Tuesday, May 8, 2012
While the same great features are still great, the underlying code has been updated to run the application as a native intel binary, so it can be great into the future.
Features make FinchTV cool
In addition to all the basic things you'd expect a trace viewer to do like open AB1 or SCF files, view bases, electropherogram peaks, quality values, and reverse complement sequences, and dynamically scale data, FinchTV also lets you edit bases, print traces, and view detailed information about your trace file. And, you can open files with a simple drag and drop action, as you'd expect for a modern desktop application.
That's not all, there's more
What really makes FinchTV stand out, is the ability to view your trace in a single-pane or multi-pane view. The latter view is ideal for visualizing the full data contained in the trace. In multi-pane view you can even change the horizontal or vertical scales.
FinchTV also integrates with NCBI's BLAST services. In the application you can highlight a region of sequence and either use the edit menu or right click with your mouse to get the BLAST menu to choose between nucleotide (BLASTn), translated nucleotide (BLASTx), translated nucleotide + translated database (TBLASTx), or mega BLAST options.
Less obvious features include the ability to search for sub sequences in your DNA sequence and observe the raw data for a trace. Subsequence searching uses Perl style regular expressions and a Greedy algorithm so you can enter a search term and, each time you hit return, the next best match is identified including subsequences within subsequences. For example, the regular expression - ATG((?!TAG|TAA|TGA)...)+(TAG|TAA|TGA) - will find open reading frames. If one reading frame is contained within another, the longer reading frame is found first.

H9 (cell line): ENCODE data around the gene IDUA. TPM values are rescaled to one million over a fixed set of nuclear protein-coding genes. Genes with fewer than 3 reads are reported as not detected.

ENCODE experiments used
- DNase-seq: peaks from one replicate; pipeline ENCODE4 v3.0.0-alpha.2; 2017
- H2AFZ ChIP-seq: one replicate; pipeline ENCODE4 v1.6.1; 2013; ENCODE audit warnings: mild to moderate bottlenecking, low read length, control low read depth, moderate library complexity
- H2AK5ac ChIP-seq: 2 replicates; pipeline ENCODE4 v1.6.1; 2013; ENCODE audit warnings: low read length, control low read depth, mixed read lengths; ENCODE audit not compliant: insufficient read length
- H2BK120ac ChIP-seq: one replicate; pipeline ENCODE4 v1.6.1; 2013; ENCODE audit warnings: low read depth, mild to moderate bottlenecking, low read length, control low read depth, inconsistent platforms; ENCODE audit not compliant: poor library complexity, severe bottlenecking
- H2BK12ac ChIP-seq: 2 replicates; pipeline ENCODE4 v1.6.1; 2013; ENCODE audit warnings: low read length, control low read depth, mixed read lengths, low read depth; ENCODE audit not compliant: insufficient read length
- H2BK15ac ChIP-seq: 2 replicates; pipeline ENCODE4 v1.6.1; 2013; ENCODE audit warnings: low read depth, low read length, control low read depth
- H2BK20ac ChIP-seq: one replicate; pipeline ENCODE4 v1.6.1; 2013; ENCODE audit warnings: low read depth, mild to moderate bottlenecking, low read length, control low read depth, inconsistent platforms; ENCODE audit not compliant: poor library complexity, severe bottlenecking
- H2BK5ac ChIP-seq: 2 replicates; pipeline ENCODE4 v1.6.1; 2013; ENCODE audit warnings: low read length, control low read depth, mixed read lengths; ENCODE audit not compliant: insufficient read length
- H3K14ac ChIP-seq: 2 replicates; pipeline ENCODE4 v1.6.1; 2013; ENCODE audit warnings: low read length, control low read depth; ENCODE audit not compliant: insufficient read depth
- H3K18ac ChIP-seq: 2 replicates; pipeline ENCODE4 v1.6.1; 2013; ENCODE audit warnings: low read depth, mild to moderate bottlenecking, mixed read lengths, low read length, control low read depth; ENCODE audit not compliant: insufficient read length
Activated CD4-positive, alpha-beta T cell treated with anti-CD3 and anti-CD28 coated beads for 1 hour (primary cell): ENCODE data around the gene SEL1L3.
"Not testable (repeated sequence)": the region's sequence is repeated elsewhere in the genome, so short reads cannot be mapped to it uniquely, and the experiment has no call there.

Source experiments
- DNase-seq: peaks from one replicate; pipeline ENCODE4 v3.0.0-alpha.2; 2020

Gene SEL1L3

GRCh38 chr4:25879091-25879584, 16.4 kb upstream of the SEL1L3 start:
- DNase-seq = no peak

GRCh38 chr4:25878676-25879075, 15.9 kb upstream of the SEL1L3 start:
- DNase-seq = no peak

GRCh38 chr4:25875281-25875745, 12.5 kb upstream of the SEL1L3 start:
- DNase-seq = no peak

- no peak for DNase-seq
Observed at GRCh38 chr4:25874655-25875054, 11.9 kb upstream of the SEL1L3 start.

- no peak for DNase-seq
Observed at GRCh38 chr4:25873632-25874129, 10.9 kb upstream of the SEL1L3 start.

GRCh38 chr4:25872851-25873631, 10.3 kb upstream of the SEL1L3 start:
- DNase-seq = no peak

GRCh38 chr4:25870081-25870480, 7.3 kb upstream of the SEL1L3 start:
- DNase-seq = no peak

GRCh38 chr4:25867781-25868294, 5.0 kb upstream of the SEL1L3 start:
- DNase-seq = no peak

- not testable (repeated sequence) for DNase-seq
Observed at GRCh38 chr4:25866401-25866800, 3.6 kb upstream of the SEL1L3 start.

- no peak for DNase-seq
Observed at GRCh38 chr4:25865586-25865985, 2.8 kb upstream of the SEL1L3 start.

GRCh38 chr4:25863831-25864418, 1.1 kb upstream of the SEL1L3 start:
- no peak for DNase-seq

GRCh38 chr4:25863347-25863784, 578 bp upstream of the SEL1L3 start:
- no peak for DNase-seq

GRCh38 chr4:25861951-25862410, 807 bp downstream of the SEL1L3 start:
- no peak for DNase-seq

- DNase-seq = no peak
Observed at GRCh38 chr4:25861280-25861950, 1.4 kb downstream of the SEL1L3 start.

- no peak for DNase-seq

Another less known feature is the raw data view. The raw data view is essential for those work with sequencing instruments. Many do not realize the standard electropherogram trace image is processed data. That is, a mathematical matrix computation is applied to normalize signals, subtract background fluorescence, and correct natural mobility shifts in the data. The result is an easy to interpret view of the data. However, if you need to troubleshoot your sequencer and see the real details you'll want to view the rawest data possible. FinchTV is the only available trace viewer, outside of ABI's software that provides this capability.
To obtain FinchTV please visit http://www.geospiza.com/Products/finchtv.shtml